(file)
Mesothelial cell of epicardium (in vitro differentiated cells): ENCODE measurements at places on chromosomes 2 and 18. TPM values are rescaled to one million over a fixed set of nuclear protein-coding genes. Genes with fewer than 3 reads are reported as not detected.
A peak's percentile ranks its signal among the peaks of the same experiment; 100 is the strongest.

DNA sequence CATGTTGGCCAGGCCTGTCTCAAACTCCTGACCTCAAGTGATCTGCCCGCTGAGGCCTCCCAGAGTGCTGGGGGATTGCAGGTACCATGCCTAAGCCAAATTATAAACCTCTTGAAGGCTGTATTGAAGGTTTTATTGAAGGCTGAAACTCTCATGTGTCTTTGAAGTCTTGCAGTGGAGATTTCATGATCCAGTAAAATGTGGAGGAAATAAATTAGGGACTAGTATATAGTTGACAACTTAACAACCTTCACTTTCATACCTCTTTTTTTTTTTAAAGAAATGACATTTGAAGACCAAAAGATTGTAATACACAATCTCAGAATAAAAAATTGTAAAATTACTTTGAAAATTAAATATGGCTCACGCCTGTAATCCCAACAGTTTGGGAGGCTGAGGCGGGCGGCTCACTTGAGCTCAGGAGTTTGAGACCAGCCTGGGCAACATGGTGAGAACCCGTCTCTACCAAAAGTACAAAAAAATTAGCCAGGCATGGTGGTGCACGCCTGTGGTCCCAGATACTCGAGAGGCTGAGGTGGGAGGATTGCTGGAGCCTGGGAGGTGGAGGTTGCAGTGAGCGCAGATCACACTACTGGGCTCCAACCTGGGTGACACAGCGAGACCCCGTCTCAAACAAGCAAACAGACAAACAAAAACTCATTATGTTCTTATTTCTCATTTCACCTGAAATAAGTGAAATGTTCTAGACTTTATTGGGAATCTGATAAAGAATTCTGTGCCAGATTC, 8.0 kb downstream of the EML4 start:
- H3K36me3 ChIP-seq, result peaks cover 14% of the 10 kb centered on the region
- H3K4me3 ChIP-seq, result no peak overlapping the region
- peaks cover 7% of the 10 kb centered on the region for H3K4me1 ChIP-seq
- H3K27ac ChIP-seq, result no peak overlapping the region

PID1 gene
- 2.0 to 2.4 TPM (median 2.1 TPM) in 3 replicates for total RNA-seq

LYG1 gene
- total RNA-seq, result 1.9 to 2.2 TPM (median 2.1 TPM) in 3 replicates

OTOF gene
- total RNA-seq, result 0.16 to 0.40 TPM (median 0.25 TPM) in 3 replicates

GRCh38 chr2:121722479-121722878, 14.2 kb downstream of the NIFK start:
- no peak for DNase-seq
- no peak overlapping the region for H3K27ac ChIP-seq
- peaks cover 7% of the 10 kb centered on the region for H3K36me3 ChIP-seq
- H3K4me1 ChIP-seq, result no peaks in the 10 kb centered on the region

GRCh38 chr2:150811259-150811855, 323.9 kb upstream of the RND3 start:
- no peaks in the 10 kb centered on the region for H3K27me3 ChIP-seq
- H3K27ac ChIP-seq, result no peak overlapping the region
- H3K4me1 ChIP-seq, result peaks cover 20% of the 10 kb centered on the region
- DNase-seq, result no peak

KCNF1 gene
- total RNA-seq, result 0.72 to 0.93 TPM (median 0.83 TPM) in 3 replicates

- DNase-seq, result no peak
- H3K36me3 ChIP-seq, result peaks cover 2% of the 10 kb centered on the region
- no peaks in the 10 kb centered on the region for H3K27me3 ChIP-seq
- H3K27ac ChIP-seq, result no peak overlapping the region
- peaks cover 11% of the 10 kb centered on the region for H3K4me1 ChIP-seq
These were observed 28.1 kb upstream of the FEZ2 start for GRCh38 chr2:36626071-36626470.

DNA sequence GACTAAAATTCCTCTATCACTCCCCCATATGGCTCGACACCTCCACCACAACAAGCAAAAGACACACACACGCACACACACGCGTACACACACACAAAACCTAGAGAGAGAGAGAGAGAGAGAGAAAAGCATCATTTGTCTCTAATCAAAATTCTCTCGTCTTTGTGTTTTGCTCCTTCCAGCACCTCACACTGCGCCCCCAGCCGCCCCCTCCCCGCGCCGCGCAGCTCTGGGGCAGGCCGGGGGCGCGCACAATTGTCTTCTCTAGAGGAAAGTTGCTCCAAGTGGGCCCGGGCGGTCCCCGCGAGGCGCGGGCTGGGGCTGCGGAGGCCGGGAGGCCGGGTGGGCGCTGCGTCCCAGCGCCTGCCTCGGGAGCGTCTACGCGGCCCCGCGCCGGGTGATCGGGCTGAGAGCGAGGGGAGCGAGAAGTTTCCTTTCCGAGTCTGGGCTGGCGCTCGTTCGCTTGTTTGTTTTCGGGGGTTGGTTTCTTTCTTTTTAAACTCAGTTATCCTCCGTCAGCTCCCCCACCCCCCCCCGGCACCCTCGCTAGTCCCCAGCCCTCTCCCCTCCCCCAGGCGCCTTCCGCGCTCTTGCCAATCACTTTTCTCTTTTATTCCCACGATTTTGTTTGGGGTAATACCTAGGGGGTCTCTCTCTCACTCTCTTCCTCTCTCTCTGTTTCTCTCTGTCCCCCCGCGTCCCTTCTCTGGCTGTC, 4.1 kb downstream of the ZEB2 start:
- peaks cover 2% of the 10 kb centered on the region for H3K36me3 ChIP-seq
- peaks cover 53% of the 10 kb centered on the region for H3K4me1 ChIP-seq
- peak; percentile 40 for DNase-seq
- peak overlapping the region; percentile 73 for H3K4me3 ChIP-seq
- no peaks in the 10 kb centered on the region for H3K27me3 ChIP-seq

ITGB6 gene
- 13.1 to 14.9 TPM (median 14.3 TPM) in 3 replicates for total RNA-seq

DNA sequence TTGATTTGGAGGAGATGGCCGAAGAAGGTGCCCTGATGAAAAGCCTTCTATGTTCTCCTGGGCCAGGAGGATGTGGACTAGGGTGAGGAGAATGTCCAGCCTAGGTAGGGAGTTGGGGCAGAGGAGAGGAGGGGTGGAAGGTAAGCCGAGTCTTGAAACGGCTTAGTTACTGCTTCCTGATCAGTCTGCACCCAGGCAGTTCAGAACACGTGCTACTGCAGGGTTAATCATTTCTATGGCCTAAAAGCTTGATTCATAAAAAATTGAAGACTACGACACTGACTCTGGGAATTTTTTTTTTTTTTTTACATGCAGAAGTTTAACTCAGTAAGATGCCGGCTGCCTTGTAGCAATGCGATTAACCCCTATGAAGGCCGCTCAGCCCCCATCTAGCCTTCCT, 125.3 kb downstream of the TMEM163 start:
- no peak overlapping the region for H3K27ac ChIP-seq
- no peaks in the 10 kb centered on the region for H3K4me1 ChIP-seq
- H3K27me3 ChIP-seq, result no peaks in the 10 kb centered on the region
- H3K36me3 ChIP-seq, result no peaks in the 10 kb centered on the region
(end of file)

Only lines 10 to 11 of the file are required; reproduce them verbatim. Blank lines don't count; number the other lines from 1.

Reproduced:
LYG1 gene
- total RNA-seq, result 1.9 to 2.2 TPM (median 2.1 TPM) in 3 replicates